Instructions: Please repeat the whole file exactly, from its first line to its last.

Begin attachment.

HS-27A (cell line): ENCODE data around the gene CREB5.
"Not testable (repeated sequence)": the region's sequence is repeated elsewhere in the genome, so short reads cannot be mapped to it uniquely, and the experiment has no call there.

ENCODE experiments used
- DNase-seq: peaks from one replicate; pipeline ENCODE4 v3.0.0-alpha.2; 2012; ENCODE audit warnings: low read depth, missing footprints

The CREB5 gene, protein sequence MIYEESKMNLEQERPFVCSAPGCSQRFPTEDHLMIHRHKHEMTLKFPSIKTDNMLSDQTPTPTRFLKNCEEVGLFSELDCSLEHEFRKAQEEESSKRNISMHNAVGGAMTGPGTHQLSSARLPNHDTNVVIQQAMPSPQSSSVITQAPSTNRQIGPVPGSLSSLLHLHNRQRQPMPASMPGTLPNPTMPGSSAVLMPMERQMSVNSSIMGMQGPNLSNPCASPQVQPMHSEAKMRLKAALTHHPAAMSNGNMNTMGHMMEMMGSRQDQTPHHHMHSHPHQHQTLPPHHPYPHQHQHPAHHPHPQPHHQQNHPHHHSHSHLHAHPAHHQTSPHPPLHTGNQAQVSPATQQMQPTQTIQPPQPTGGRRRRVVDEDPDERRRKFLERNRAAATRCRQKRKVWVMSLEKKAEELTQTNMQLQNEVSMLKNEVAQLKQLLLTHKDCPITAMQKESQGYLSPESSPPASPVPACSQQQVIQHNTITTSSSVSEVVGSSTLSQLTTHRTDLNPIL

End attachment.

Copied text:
HS-27A (cell line): ENCODE data around the gene CREB5.
"Not testable (repeated sequence)": the region's sequence is repeated elsewhere in the genome, so short reads cannot be mapped to it uniquely, and the experiment has no call there.

ENCODE experiments used
- DNase-seq: peaks from one replicate; pipeline ENCODE4 v3.0.0-alpha.2; 2012; ENCODE audit warnings: low read depth, missing footprints

The CREB5 gene, protein sequence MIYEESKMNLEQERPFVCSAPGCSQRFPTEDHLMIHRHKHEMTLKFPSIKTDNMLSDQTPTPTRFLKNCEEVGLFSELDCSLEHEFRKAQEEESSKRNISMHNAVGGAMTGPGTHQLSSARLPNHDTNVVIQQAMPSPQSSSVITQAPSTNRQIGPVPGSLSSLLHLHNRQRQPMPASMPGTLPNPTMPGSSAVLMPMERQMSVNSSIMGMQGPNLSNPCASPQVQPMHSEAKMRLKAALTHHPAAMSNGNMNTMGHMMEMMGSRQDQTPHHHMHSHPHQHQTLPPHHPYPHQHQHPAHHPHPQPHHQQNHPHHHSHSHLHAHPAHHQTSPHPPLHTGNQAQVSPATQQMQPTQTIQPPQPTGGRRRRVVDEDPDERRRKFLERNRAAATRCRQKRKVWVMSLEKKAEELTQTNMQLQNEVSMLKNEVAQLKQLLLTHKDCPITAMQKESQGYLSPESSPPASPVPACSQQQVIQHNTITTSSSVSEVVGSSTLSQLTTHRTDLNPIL